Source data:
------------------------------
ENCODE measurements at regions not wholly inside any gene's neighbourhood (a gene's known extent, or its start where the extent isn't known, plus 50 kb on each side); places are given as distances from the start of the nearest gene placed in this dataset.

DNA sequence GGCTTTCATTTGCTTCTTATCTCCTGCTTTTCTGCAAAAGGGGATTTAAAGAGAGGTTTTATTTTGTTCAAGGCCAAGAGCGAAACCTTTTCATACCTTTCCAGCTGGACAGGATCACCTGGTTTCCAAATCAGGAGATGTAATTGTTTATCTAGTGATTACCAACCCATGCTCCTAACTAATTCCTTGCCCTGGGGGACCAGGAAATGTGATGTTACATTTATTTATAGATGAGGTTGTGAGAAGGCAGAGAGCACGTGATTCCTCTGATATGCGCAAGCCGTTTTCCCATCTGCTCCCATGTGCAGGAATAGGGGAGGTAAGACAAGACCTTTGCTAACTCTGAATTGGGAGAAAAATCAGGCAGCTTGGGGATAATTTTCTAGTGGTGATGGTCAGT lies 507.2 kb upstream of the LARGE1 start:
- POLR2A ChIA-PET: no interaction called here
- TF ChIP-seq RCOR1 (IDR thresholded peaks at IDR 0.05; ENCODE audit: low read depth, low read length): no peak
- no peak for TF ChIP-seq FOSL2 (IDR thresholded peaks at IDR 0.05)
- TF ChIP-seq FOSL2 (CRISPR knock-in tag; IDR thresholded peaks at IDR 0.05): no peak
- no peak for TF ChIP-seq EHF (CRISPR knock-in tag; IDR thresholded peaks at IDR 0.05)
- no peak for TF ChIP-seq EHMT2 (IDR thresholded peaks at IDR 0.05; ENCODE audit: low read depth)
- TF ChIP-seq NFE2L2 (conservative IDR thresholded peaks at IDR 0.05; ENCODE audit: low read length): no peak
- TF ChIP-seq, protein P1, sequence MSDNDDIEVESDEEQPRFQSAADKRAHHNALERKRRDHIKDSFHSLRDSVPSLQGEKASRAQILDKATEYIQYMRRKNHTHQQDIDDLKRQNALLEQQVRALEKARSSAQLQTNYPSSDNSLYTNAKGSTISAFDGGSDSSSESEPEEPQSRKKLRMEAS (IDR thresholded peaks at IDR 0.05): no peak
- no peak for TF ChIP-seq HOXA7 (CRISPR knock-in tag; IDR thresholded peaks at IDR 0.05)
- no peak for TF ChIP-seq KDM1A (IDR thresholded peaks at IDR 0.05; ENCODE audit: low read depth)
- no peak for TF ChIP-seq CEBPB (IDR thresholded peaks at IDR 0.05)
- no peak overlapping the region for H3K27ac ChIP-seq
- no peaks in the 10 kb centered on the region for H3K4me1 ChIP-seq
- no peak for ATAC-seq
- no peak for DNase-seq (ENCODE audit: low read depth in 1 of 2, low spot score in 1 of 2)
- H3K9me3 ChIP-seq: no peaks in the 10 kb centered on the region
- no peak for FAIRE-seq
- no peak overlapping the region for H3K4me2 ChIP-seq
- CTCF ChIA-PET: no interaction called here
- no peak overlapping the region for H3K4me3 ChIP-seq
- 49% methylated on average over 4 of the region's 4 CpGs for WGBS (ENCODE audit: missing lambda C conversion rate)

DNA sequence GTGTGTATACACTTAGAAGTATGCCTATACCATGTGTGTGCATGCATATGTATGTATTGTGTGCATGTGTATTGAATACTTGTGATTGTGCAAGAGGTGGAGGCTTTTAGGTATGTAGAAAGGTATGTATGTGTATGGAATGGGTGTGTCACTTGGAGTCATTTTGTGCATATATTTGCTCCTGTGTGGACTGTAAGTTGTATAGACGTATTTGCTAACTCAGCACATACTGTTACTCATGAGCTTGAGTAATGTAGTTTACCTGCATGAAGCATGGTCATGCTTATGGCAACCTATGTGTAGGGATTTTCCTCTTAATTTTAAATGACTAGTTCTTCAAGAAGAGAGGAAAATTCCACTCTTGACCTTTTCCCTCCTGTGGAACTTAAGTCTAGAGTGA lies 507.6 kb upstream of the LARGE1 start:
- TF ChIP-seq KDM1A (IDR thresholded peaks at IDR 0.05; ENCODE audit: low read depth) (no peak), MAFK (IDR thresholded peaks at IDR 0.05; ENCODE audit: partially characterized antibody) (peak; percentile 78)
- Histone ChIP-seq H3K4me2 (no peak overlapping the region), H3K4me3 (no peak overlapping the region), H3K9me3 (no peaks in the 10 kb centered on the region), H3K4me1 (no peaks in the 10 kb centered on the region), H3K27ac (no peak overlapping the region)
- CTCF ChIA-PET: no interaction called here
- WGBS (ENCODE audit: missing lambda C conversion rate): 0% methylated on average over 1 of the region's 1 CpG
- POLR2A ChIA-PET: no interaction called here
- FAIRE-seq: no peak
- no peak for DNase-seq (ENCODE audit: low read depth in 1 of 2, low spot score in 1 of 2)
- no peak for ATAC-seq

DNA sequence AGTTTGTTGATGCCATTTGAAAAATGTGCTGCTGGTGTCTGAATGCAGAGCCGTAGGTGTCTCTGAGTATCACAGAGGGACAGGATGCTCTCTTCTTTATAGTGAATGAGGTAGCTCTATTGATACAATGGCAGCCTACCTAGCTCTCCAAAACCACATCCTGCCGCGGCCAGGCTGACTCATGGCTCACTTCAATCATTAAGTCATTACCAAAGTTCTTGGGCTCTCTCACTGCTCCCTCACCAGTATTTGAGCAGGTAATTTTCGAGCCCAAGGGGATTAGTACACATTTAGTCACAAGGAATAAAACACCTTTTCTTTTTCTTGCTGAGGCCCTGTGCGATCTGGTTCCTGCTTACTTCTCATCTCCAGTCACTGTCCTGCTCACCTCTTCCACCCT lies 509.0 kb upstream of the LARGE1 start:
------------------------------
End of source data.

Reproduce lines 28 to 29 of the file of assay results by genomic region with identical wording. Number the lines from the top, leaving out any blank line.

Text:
- WGBS (ENCODE audit: missing lambda C conversion rate): 0% methylated on average over 1 of the region's 1 CpG
- POLR2A ChIA-PET: no interaction called here